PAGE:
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B2B Content Marketing Strategy Secrets You Gotta Try Now
Highlights from this Episode
B2B Content Marketing Strategy with Carro Ford
In this episode of our B2B podcast, Carro shares her secrets on how to develop a content marketing plan that influences buying decisions in your favor. From why it’s important to consider customer questions during content creation to the do’s and don’ts of a content gating strategy. She also addresses the value of anchor content in your marketing campaigns and her philosophy on data capture during the demand generation process.
So, grab a beverage and settle in for this illuminating conversation on the marketing tactics and strategies that really drive B2B companies forward.
Key takeaways from this podcast:
- Key Objectives for Content Marketing at Xerox
- What’s Your Target Audience Asking on Their Buyer’s Journey?
- B2B Content Marketing Strategy for Generating High-Quality Leads
- Why Gated Content Belongs at the Bottom of the Funnel
- Anchor Content As a Long-Term Play
- Gating Content to Gain Valuable B2B Data (& What to Do With It)
- Carro’s Biggest Must-Do Tip for a Successful B2B Content Marketing Strategy
- Beyond the Blog Post: Aligning Marketing and Sales with Content
- The Future of Content Marketing for B2B
Paying Attention: “… focus on answering the questions your customers have at each stage of that ubiquitous buyer’s journey.” — @carroford [0:02:23.1]
Knowing the Value of Your Product or Service: “you have to know what problems your customers are having that you can solve.” — @carroford [0:14:43.1]
On Content Gating Strategy: “Its all about making it useful, not making it gated.” — @carroford [0:16:47.1]
Additional Resources for Content Marketing Strategy:
Carro Ford — https://www.linkedin.com/in/carroford/
Carro on Twitter — https://twitter.com/carroford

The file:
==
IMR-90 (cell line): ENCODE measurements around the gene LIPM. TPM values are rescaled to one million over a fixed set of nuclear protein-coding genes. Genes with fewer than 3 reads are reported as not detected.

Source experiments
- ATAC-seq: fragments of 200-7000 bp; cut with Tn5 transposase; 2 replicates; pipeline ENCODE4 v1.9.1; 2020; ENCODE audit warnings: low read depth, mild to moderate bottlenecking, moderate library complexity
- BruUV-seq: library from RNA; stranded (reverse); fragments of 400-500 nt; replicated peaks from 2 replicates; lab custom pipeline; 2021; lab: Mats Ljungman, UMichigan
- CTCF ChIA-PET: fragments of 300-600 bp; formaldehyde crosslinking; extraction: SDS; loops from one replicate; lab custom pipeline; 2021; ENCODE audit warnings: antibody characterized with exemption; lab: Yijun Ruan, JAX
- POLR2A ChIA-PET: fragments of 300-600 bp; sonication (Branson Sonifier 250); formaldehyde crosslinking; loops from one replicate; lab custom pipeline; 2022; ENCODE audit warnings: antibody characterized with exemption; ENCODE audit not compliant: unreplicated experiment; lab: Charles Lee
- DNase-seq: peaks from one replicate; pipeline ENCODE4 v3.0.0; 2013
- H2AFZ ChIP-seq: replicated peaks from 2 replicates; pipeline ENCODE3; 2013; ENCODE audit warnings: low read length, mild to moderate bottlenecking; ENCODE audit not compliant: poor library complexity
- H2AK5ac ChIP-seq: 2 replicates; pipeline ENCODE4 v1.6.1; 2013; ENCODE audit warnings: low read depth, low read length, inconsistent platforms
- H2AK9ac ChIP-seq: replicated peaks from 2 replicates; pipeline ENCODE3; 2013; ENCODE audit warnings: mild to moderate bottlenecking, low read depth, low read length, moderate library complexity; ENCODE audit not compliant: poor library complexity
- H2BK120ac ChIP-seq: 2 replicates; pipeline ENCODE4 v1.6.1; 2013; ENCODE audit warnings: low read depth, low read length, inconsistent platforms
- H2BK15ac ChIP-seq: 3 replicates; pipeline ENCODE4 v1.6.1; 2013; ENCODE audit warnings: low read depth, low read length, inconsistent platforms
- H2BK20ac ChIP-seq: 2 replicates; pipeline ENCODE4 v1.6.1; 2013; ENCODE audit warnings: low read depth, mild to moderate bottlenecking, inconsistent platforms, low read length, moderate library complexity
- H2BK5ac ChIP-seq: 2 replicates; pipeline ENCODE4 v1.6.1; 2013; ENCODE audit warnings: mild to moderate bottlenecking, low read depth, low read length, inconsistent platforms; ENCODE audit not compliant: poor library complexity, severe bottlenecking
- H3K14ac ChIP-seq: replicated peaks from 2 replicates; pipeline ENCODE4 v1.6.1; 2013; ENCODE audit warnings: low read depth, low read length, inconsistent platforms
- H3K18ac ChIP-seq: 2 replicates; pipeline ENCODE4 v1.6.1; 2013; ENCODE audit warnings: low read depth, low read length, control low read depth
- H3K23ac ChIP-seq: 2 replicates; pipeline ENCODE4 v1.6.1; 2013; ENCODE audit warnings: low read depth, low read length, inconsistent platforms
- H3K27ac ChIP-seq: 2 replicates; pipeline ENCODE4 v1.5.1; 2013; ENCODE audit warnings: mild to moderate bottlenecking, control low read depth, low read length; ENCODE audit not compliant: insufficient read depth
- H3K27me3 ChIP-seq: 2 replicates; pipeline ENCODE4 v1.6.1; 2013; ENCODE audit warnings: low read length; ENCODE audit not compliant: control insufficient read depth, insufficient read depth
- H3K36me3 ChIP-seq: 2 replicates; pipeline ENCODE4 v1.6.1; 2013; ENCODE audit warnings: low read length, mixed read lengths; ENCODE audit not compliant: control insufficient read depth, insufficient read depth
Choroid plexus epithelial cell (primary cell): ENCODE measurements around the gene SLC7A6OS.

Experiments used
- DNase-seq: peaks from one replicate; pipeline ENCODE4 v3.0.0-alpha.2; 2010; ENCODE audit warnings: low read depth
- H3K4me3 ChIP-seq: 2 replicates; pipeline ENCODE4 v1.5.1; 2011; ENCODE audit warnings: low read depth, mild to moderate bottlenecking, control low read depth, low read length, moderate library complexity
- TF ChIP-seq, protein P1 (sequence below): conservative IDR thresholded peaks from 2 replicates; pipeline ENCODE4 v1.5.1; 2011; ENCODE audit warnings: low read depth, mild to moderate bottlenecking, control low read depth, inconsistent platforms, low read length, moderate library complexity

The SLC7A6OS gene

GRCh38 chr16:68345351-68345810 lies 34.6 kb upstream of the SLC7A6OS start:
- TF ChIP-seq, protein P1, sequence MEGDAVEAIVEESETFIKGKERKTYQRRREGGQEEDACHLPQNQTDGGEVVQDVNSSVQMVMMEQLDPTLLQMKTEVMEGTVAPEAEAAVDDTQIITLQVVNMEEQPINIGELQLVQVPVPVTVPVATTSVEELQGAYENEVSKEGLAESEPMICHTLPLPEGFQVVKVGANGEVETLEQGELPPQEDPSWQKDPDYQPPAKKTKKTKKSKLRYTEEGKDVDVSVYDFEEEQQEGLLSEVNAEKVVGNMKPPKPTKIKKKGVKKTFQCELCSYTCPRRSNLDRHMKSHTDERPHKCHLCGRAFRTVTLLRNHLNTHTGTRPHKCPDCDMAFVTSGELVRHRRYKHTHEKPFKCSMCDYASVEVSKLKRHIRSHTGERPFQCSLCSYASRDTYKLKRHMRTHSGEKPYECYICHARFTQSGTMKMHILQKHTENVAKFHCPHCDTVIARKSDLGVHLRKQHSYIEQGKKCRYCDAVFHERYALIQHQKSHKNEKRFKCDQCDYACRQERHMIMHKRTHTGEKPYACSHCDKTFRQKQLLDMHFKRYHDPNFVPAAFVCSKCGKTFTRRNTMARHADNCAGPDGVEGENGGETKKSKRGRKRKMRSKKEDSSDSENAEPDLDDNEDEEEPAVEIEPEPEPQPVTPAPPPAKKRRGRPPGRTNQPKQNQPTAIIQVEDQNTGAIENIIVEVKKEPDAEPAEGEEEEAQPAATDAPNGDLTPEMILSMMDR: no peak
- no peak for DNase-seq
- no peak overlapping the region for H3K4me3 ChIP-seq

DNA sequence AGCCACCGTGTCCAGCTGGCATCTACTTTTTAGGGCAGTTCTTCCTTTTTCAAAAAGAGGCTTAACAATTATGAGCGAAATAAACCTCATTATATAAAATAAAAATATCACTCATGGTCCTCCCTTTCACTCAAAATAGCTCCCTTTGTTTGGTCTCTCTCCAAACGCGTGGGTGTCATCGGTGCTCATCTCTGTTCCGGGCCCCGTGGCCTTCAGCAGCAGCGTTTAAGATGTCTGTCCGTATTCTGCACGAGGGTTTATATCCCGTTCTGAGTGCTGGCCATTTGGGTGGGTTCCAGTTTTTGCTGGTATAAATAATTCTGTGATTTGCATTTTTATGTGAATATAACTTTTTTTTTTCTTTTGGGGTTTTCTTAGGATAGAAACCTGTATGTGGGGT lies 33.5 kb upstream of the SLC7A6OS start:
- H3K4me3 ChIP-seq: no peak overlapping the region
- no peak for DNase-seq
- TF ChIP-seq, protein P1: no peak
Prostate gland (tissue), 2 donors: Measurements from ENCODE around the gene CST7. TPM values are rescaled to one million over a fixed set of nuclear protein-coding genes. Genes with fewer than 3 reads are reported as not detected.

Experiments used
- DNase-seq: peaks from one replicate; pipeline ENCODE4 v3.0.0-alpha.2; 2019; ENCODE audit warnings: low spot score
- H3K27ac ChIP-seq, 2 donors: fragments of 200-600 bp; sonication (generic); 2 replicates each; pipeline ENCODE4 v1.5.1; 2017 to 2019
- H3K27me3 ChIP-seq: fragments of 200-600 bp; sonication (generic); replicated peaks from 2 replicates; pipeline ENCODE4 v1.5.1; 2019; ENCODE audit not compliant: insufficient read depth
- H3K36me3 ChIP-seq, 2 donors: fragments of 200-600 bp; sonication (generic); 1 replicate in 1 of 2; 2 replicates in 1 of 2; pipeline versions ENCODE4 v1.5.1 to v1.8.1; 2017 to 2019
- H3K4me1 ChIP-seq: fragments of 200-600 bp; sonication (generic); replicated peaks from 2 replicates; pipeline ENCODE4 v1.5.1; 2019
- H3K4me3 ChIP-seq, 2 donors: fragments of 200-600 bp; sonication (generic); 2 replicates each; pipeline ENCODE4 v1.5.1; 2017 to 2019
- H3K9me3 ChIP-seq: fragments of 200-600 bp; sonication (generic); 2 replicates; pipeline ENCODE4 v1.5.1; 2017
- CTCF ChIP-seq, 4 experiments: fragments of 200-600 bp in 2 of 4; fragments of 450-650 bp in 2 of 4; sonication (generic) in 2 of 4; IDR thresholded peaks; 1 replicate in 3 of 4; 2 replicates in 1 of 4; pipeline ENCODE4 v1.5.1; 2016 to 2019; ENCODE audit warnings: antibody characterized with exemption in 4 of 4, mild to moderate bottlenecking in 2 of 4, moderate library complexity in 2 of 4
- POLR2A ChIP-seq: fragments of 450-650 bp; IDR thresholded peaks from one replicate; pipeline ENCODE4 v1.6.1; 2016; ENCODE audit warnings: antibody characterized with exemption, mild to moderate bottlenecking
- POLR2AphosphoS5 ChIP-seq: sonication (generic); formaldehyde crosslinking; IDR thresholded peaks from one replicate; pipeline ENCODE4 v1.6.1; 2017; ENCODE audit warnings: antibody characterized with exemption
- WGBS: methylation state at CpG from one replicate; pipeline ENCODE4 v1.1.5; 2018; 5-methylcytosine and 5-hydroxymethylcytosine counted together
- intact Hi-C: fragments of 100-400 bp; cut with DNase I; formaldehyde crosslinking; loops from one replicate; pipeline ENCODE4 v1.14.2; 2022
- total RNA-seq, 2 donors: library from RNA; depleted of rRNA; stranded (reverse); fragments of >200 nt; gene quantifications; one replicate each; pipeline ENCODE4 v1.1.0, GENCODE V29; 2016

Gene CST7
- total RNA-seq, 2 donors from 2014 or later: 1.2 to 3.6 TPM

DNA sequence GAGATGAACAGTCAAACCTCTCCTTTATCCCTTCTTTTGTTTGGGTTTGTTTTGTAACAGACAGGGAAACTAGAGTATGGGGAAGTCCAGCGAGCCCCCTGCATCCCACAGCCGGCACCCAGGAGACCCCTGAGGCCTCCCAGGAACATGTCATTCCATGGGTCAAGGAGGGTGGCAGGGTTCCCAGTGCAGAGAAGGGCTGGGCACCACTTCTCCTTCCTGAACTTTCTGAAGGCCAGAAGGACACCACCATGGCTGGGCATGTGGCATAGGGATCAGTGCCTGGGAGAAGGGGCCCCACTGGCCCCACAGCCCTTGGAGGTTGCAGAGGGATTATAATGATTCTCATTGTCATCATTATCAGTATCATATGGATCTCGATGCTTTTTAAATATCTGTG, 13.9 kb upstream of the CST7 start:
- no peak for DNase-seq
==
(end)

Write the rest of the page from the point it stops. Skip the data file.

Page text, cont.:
The Smartass Marketer’s Handbook — http://smartassmarketershandbook.com/
HubSpot — https://www.hubspot.com/
Scott Brinker — https://twitter.com/chiefmartec
MarketingSherpa — https://www.marketingsherpa.com/
[0:00:07.2] ANNOUNCER: Welcome to the B2B Marketing Jukebox by LeadCrunch. Help us start a movement to make B2B marketers the maestros of shareholder value.
On our website, leadcrunch.com, you can find timestamped transcripts of these podcasts and info about the guests. Subscribe to these podcasts on all major platforms, like iTunes. Send topic or guest suggestions to the host at email@example.com.
[0:00:34.1] DG: I am here today with Carro Ford, and Carro is a long-time content marketing strategist for companies like Xerox, and Lexmark and other tech companies, and she also had her own consulting business for quite a long time before going back to the dark side. Most interestingly, she wrote a book called The Smartass Marketer’s Handbook. At some point, Carro, I believe you’re coming out with another addition. But I don’t want to put pressure on you, because I know what deadlines are like.
Anyway, thanks so much for joining us today.
[0:01:15.0] CF: My pleasure.
[0:01:16.3] DG: So, I think everyone knows who Xerox is, but it’s a huge company. Do you want to talk a little bit about the part of Xerox that you’re working in today, and the role that you have there, just put everything into a little bit of context?
[0:01:29.9] CF: I have really landed in the perfect job for me. I’m in on content strategy, demand gen, blogging, anything that needs to be written, I can touch and do, and that’s my thing. I love B2B marketing, complex sales are a specialty. So, I’m in the perfect job for me, and the company I work for is trying to communicate a very important message of how we help customers communicate and share information. That’s what we do, in a nutshell. But we do it in so many different ways, it keeps me busy writing about all of them.
[0:02:07.7] DG: I can imagine. So, tell me about, for Xerox, what the primary objectives are, for content marketing?
[0:02:17.9] CF: Well, my objective for the content I do and bring to my strategies, are is to have something useful. I like to, if you can focus on anything, focus on answering the questions your customers have at each stage of that ubiquitous buyers journey. If you can figure out what the questions are and answer them, you’ll keep engaged with the customer, and you’ll make a difference in their journey. I think that’s the most important thing; useful content that answers real questions.
[0:02:44.9] DG: At a huge company like Xerox, I’m sure there’s lots of resources, but what do you do to try to find out what those questions are, for a particular solution?
[0:02:54.8] CF: Well, I’m lucky in that I have been in this marketplace for a lot of my career, and a lot of my consulting clients were in this marketplace. It’s important for a writer to understand and make the effort to learn their market. Reach out to your sales team. Ask them what questions they get asked over and over again. Or if they could put questions in their customers’ mouths to bring out a differentiation, what would they want to ask? If you can nail those down, even if it’s just a couple questions for each of the three stages, and focus content on that, you will make a difference.